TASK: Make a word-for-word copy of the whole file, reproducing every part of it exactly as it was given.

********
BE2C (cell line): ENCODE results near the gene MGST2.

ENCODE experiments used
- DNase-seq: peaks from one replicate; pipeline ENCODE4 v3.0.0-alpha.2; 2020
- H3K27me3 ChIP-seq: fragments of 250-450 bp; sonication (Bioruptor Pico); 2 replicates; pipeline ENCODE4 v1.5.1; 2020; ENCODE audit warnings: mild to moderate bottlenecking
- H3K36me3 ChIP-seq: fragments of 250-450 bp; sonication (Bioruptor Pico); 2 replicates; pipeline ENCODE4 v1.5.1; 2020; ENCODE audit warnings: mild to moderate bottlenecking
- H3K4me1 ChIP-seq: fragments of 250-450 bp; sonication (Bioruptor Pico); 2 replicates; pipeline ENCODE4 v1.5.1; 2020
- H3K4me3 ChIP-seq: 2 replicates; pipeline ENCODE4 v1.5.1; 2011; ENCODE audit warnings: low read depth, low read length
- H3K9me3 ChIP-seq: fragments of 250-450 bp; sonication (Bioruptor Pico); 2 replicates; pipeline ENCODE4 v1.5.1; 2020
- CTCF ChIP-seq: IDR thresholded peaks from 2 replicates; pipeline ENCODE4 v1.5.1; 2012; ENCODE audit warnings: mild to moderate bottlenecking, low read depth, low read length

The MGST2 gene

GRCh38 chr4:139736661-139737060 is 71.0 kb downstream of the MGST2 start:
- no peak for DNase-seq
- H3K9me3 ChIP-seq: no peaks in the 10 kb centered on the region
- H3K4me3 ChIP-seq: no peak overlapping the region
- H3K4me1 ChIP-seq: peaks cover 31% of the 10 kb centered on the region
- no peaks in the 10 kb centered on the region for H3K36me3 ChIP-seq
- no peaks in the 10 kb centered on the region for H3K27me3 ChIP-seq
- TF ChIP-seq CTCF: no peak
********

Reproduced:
BE2C (cell line): ENCODE results near the gene MGST2.

ENCODE experiments used
- DNase-seq: peaks from one replicate; pipeline ENCODE4 v3.0.0-alpha.2; 2020
- H3K27me3 ChIP-seq: fragments of 250-450 bp; sonication (Bioruptor Pico); 2 replicates; pipeline ENCODE4 v1.5.1; 2020; ENCODE audit warnings: mild to moderate bottlenecking
- H3K36me3 ChIP-seq: fragments of 250-450 bp; sonication (Bioruptor Pico); 2 replicates; pipeline ENCODE4 v1.5.1; 2020; ENCODE audit warnings: mild to moderate bottlenecking
- H3K4me1 ChIP-seq: fragments of 250-450 bp; sonication (Bioruptor Pico); 2 replicates; pipeline ENCODE4 v1.5.1; 2020
- H3K4me3 ChIP-seq: 2 replicates; pipeline ENCODE4 v1.5.1; 2011; ENCODE audit warnings: low read depth, low read length
- H3K9me3 ChIP-seq: fragments of 250-450 bp; sonication (Bioruptor Pico); 2 replicates; pipeline ENCODE4 v1.5.1; 2020
- CTCF ChIP-seq: IDR thresholded peaks from 2 replicates; pipeline ENCODE4 v1.5.1; 2012; ENCODE audit warnings: mild to moderate bottlenecking, low read depth, low read length

The MGST2 gene

GRCh38 chr4:139736661-139737060 is 71.0 kb downstream of the MGST2 start:
- no peak for DNase-seq
- H3K9me3 ChIP-seq: no peaks in the 10 kb centered on the region
- H3K4me3 ChIP-seq: no peak overlapping the region
- H3K4me1 ChIP-seq: peaks cover 31% of the 10 kb centered on the region
- no peaks in the 10 kb centered on the region for H3K36me3 ChIP-seq
- no peaks in the 10 kb centered on the region for H3K27me3 ChIP-seq
- TF ChIP-seq CTCF: no peak